The South African rand firmed on Tuesday, boosted by strong commodity prices and confidence in the local economy, and ignoring the expected U.S. inflation data that could lend support to the Federal Reserve’s aggressive policy stance.
Investors also brushed aside comments from the South African Reserve Bank (SARB) that surging inflation could derail local economic recovery.
At 1545 GMT, the rand was trading at around 14.4852 against the dollar, half a percent stronger than its previous close.
U.S. inflation data is expected to show prices last month gained the most in more than 16 years, a Reuters poll of economists found, as the war in Ukraine drove gasoline prices to record highs.
The SARB, in its biannual review of its monetary policy stance, said increased price pressures could threaten South Africa’s economic recovery.
Local lender Nedbank Group (NEDJ.J) said the central bank did not provide any new information. Instead, it maintained its March view when it indicated that “growth is recovering albeit slowly and there are greater risks to inflation since end-Feb, which overall makes for a more hawkish narrative”.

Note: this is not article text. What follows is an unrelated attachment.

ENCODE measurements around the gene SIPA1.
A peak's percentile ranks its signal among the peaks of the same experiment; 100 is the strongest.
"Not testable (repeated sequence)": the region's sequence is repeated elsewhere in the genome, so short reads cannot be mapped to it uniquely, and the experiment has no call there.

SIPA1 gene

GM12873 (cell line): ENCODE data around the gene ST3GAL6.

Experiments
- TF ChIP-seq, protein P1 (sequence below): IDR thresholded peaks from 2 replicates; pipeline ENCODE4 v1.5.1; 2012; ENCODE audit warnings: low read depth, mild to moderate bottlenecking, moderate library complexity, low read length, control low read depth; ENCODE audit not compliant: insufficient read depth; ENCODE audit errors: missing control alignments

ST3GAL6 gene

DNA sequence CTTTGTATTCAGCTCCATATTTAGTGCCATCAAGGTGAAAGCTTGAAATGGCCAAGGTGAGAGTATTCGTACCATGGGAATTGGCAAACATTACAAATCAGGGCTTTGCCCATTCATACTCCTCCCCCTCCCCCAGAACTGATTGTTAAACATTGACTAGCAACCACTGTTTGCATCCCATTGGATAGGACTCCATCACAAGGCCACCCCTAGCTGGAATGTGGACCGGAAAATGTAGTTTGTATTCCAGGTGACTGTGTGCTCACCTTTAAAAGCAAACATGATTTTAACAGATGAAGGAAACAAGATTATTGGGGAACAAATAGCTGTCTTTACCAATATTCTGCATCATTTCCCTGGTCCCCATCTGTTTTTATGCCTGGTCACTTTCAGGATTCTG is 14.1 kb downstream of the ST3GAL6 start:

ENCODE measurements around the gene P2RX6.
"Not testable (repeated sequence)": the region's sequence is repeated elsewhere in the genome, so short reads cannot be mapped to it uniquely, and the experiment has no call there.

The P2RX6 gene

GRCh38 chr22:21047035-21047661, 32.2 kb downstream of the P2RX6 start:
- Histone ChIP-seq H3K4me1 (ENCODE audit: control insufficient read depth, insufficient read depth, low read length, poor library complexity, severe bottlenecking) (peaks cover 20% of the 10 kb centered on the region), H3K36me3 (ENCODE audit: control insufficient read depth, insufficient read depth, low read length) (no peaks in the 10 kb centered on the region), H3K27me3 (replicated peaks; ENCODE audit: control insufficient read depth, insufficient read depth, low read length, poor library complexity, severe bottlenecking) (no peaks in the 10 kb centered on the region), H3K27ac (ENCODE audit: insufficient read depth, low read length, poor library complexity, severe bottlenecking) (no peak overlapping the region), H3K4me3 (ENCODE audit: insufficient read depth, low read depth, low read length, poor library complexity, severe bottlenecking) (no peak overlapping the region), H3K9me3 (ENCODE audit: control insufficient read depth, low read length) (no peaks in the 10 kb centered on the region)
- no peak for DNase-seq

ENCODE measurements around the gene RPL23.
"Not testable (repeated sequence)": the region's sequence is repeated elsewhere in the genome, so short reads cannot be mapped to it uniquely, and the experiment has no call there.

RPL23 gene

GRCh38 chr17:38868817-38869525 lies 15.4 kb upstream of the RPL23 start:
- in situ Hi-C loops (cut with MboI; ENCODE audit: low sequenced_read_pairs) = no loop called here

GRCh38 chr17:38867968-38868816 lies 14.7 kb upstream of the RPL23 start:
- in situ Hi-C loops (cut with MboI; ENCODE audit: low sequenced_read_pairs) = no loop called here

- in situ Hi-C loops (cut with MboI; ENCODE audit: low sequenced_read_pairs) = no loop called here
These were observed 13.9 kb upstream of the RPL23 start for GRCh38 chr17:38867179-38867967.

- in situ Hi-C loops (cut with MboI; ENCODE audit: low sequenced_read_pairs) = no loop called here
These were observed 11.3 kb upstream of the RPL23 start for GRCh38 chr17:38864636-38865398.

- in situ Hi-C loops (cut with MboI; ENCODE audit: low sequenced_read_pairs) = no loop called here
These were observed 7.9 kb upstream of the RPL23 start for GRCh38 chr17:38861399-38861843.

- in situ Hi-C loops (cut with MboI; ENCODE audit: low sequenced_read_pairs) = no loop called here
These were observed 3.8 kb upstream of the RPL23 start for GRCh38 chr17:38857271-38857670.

The SARB hiked its main lending rate last month, citing risks to the inflation outlook from the war in Ukraine.
Shares on the Johannesburg Stock Exchange (JSE) slipped further into the red for a second consecutive day as equity traders continued to worry about the expected U.S. inflation numbers, analysts said.
“Everyone is worried about inflation. It is just weighing down on the market,” said Wayne McCurrie, portfolio manager with FNB.
Although investors and analysts have anticipated higher inflation and interest rates for some time, “the market has still not fully digested the extent of it”.
In fixed income, the yield on the benchmark government bond due in 2030 was down 2 basis points to 9.625%.